Two Chinese military ships cruised near Taiwan this week on apparent spy missions, a Taiwanese newspaper and an official said yesterday.
The timing of the alleged spy missions was highly sensitive because Taiwan has been conducting missile tests and anti-submarine exercises near where the vessels appeared, the China Times reported in a front-page story.
Late yesterday, the head of the National Security Council, Kang Ning-hsiang (
The navy said that a 3,000-tonne Chinese naval ice-breaking ship, the Haibing AZB723, sailed within 94km of Taiwan's southern port of Kaohsiung at 2pm on Sunday.
Taiwanese navy ships came within 5.6km of the vessel before it left Taiwanese waters, the report said.
The second ship, the Xiangyanghong No. 9, was seen on Tuesday between 73 and 91km off Taiwan's eastern coast, the report said. The survey ship was sailing south along Taiwan's coast.
Kang said it was normal for Chinese spy ships to sail near Taiwan while the island conducts military exercises.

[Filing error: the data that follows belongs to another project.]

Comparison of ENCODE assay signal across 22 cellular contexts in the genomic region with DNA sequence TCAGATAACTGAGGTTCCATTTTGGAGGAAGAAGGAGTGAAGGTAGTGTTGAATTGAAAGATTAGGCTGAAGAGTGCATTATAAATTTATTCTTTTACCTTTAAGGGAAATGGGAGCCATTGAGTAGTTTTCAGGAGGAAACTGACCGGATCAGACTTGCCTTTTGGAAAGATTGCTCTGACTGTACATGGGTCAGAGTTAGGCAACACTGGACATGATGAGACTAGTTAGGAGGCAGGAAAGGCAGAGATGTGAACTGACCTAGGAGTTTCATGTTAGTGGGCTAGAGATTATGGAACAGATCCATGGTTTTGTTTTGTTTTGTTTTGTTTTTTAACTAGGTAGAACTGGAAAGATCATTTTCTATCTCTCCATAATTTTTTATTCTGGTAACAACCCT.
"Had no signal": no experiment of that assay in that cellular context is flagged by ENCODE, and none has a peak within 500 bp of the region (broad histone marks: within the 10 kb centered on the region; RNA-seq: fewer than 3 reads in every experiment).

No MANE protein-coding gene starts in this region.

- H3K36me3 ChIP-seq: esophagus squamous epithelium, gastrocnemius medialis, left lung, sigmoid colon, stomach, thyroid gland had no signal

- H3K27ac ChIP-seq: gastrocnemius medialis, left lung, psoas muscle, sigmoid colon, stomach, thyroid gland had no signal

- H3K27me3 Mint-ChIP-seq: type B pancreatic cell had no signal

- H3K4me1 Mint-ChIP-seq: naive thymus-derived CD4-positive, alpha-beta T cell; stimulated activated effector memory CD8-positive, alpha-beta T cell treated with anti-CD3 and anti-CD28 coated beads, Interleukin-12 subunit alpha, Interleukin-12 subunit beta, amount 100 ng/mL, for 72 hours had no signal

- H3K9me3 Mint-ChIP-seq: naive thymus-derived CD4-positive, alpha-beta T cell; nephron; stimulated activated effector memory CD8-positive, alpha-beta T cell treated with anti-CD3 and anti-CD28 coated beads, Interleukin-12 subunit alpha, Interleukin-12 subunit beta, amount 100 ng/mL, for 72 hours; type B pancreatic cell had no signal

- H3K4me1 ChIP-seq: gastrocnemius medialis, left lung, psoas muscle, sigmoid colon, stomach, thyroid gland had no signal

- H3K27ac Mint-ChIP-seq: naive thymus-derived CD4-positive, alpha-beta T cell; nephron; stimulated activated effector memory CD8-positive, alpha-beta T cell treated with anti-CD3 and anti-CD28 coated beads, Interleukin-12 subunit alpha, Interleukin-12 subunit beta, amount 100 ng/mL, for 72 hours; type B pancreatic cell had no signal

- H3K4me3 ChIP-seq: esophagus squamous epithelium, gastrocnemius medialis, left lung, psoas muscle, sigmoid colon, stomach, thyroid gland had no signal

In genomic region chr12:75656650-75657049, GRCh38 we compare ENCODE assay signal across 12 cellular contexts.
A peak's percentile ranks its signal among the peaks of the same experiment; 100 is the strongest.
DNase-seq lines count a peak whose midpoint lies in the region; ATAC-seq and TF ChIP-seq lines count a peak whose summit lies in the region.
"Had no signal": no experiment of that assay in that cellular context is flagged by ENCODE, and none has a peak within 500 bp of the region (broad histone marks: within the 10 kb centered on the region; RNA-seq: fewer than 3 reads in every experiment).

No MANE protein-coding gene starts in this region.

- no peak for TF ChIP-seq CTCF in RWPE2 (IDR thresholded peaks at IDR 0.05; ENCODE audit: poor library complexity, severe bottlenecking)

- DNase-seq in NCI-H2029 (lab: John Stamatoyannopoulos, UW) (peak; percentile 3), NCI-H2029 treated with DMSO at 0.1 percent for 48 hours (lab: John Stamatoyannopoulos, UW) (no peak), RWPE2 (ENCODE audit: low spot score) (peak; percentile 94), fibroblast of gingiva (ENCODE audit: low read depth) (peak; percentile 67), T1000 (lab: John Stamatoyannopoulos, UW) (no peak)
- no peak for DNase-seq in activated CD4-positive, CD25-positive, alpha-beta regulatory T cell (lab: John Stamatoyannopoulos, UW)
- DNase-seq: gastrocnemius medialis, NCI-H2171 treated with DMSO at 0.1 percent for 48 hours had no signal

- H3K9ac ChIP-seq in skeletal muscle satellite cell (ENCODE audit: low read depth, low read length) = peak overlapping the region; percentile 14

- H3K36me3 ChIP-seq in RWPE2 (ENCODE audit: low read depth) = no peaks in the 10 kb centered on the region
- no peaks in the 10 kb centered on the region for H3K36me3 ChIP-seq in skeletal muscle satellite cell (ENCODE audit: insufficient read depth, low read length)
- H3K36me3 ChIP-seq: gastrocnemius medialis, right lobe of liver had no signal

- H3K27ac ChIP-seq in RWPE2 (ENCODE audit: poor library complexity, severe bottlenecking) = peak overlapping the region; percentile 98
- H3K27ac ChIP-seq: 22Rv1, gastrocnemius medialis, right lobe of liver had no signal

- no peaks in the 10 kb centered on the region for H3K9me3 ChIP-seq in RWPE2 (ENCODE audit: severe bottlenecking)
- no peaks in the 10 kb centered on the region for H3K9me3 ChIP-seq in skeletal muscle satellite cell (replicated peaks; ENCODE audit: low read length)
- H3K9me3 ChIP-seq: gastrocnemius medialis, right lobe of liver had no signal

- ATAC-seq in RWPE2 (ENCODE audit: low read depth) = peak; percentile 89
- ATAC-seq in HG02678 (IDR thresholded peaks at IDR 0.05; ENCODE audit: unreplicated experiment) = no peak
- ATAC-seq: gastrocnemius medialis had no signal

He said that the Haibing AZB723 was detected by Taiwan's sea, air and land radar systems. The navy sent Lafayette frigates to monitor the ship, he said.
``The [Chinese ship] had no missiles, so it wasn't all that dangerous, but we still had to watch it,'' he said.
The navy and the Coast Guard Administration scrambled to send a Lafayette-class frigate and a patrol boat to keep watch on the armed Chinese vessel, which sailed around there until Tuesday.
The coast guard said it was also watching the other Chinese surveillance ship, sailing off the northeast coast of Taiwan.
"Obviously they were there to collect military-related information particularly when some programs of the Han Kuang exercise were being held in the two areas," Kang said.
Kang did not provide details about the largest annual drills yet, but the operations of the two Chinese ships came as the Taiwanese military were conducting anti-submarine and live-fire missile exercises in the areas.
The Taiwanese kept a close but cautious eye on the ships, fearing an unexpected clash could lead to military conflict between Taiwan and China, which have been foes since their split in 1949 at the end of the civil war.
Kang called for the establishment of a "mutual trust" military mechanism to avoid unexpected clashes between the two nations, which could spell disaster.
A Chinese surveillance ship HaiYang 4 was last found southeast of the island on April 9.
Taipei protested to Beijing in November after it found a similar Chinese surveillance ship, indentified as Xiangyanghong 14, intruding on Taiwan's turf.
Relations between Taiwan and China are still hostile despite the start of civil contacts in 1987.